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443

W9WDX Amateur Radio Club Member
Sep 25, 2010
258
109
53
Texas
You know, if everyone talking local would just switch to Horizontal polarization... Just think of how "nice" local talking would be without all that powerline stray RF noise and all the other junk...

Did a little local talking on horizontal, maybe once... LOL,, just cannot find anyone around here with both vertical and horizontal, most are on vertical only....
 
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Mr Clean

Active Member
May 21, 2005
852
48
38
My 5 element seems to have a tighter beam flat than it does vertical. I love the horz for long distance groundwave also if they are running the same on the other end. I like having vert and horz.
 

443

W9WDX Amateur Radio Club Member
Sep 25, 2010
258
109
53
Texas
Yep, thinking about maybe keeping the 3 element and put it on flat. I just don't want to put it on the boom with the 4 element so I can stay on my budget with the cheap rotator. I can stick the 3 element on a seperate pole/rotator on flat and and use it when I need it, but most I talk to only have vertical it seems...
 

DXman

Yes, that's 3100 degrees F. Nine yrs of hard work.
Apr 5, 2005
1,673
954
123
75
West Coast - Washington
Henry got the gain figures pretty much right on for the 3/4/5 elements.

From my point of view, I would go with the 5 el., it will hear better than the 3 or 4 and although the gain of the 5 over the 4 is not much, it's still has more gain.

A four is ok - a five is better!
 

DXman

Yes, that's 3100 degrees F. Nine yrs of hard work.
Apr 5, 2005
1,673
954
123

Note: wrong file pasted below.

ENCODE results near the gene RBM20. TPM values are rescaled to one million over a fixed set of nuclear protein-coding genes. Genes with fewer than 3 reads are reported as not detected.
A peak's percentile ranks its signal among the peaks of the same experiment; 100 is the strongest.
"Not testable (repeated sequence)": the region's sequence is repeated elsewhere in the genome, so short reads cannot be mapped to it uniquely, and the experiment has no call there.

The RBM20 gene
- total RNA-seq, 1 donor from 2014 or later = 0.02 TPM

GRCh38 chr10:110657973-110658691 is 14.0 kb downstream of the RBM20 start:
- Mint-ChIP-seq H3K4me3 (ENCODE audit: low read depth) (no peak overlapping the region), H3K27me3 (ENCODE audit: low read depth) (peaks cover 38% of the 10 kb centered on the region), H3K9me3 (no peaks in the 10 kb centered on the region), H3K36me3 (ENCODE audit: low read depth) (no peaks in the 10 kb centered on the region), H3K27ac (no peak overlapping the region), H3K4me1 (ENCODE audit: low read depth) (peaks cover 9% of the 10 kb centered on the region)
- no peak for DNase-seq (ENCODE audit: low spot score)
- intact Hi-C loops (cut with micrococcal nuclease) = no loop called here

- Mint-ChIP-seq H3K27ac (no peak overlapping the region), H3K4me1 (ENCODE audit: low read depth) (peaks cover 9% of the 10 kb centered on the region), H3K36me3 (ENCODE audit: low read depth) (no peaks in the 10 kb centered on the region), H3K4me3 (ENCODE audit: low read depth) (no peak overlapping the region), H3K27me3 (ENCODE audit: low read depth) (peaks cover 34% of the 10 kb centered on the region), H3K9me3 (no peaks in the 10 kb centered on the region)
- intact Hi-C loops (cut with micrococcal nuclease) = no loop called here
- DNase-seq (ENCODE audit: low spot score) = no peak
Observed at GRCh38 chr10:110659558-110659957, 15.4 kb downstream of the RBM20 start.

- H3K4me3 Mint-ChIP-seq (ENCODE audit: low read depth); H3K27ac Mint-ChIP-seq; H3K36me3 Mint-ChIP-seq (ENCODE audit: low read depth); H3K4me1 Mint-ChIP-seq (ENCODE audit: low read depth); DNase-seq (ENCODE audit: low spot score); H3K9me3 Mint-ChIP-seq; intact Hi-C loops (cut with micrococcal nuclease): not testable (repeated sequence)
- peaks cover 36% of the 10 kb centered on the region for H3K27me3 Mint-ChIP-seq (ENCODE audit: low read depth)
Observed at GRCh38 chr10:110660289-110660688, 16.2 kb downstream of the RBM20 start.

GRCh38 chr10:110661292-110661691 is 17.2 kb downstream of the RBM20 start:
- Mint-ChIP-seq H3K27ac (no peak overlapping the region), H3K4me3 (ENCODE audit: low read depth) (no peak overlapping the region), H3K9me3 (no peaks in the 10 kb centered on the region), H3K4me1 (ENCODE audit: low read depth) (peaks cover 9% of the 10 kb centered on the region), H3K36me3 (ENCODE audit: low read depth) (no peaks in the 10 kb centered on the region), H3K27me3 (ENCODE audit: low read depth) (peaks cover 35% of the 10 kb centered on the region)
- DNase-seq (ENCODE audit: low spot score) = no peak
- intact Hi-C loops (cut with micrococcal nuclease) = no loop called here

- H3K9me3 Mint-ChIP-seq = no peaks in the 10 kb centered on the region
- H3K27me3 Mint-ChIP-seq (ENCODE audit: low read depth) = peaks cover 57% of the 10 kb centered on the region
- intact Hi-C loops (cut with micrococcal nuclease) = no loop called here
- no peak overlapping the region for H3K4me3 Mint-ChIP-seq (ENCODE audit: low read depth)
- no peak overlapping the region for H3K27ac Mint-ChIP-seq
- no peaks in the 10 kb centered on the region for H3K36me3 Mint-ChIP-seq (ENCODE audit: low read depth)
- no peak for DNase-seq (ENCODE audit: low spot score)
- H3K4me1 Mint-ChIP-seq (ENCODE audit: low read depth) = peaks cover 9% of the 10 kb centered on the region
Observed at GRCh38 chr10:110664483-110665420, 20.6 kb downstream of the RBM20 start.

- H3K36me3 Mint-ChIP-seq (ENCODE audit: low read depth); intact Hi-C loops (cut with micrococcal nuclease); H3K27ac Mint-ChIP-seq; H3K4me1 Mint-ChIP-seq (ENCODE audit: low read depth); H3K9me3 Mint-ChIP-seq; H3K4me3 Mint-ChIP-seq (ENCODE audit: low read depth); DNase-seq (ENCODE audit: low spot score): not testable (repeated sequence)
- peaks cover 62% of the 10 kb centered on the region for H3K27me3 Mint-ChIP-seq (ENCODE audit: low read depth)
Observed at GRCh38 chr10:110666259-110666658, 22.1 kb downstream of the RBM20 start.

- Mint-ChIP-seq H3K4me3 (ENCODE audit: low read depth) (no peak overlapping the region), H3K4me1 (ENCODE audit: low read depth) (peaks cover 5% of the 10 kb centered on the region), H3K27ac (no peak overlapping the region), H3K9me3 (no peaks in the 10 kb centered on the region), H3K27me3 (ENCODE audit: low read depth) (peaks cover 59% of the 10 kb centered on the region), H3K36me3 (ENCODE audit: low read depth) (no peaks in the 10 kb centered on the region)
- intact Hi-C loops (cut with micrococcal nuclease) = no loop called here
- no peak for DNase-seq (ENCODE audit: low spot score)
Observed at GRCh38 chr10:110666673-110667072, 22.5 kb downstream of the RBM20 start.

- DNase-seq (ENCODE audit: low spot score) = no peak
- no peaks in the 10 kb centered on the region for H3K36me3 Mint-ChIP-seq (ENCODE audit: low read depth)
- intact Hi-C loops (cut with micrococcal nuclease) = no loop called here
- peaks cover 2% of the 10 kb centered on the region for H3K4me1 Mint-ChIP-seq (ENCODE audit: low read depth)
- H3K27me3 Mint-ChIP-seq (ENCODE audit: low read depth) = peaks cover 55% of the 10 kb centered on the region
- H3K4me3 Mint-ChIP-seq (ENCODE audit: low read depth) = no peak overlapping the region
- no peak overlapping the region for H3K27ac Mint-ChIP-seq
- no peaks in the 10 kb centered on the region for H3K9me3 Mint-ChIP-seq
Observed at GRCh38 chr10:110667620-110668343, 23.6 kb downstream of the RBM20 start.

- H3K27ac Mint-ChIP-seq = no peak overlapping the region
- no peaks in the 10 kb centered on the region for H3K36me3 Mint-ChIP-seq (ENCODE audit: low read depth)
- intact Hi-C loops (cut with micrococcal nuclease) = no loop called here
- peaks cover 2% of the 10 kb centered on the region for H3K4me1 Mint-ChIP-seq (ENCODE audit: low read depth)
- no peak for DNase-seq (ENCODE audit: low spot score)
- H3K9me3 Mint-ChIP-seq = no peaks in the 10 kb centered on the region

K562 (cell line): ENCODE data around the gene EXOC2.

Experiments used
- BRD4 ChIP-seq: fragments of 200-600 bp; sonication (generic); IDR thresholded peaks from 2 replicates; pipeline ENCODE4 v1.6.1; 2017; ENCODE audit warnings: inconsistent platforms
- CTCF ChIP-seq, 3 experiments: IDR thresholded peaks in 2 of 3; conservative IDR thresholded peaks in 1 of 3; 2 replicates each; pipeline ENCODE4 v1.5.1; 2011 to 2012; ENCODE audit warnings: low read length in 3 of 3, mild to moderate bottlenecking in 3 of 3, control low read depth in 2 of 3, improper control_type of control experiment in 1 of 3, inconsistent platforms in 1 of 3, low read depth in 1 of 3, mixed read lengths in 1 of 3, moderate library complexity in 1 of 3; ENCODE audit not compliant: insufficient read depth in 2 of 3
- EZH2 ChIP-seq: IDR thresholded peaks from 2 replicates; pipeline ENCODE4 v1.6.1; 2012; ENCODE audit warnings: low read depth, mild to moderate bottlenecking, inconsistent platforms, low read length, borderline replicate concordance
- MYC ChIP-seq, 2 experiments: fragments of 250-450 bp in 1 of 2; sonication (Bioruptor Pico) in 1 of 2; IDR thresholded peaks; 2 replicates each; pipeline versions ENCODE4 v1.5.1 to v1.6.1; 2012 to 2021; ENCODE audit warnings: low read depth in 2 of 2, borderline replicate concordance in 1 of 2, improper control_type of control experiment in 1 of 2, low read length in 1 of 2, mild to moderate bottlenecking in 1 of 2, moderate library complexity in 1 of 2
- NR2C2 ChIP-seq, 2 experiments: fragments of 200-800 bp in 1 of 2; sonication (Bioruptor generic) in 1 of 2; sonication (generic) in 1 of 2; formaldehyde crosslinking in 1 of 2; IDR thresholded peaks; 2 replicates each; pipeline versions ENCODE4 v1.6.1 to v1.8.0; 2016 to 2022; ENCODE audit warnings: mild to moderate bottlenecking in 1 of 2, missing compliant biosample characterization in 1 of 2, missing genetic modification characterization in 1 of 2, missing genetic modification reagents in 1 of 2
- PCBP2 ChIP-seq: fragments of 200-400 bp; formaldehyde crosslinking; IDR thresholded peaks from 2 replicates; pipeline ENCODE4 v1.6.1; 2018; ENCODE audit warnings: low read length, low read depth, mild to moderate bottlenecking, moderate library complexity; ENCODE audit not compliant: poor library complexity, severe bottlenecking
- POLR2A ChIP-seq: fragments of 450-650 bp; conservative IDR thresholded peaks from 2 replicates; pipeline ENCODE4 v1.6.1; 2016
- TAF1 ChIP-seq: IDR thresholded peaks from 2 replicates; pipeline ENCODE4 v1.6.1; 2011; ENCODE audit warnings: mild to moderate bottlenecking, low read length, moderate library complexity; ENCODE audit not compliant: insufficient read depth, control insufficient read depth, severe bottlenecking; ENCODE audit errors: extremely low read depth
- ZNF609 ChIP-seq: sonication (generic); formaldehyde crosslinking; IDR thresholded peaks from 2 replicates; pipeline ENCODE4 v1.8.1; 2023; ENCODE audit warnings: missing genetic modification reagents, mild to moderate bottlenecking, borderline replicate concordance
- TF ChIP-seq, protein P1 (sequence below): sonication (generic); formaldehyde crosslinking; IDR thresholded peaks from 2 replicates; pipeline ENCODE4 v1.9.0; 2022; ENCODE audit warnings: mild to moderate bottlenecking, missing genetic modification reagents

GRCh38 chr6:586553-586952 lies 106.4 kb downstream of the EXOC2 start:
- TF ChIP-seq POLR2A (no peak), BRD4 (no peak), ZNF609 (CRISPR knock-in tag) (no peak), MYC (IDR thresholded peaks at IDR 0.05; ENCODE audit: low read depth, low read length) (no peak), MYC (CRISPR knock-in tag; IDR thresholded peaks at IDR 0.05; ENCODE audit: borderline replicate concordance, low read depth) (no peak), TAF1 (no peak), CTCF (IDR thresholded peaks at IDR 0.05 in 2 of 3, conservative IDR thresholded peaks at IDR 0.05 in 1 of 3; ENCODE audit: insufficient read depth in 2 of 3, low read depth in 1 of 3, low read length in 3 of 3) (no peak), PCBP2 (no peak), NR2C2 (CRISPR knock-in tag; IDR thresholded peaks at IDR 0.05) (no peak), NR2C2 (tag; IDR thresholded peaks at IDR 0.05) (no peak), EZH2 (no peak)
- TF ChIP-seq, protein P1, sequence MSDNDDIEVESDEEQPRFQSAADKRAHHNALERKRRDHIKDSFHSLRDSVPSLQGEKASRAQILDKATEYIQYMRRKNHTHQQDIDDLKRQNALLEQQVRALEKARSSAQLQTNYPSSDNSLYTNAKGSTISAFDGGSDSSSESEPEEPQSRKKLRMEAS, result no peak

75
West Coast - Washington
A Quick story:
A guy north of me (15 miles) was using a Maco 104 on a 50' tower - when the Pacific stations were coming in strong, I was having to relay to him what they were saying. He just could not hear a lot of them like I could.

Now, the next summer, he install a 5 element on the same tower and through the next winter he was able to hear all the stations that I was hearing - never had to relay for him again!

So the only thing that changed was; he went to a bigger antenna.
 
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443

W9WDX Amateur Radio Club Member
Sep 25, 2010
258
109
53
Texas
Yeah, that little bit of extra gain probably helped him, but still can't see gaining 10 whole feet in boom length for just that little bit of gain.

Going to keep my 3 Element, put it on flat about 1/2 wavelength (maybe a little higher) above ground for DX and locals that have Flat.

Getting a 4 element to put as high as I can get it on vertical for lolcal talk and some DXing.

Moving my Imax 2000 to the other side of my shop on a longer piece of coax to still be able to use it when I don't feel like turning the beams, but get it out of the way of the 2 beams so they don't hit it while turning.
 
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distortion

Active Member
Jan 1, 2006
106
0
26
atlanta, ga
I've used all 3 within the past few years and I'd recommend the 5. With over double the boom length, you will see ~3db gain between the 3 and the 5. You will feel a "seat of the pants" difference.

The 3 to the 4 is a decent upgrade, but if I was going to go through the trouble of upgrading, I'd go to something I would really notice.

Good Luck,
Josh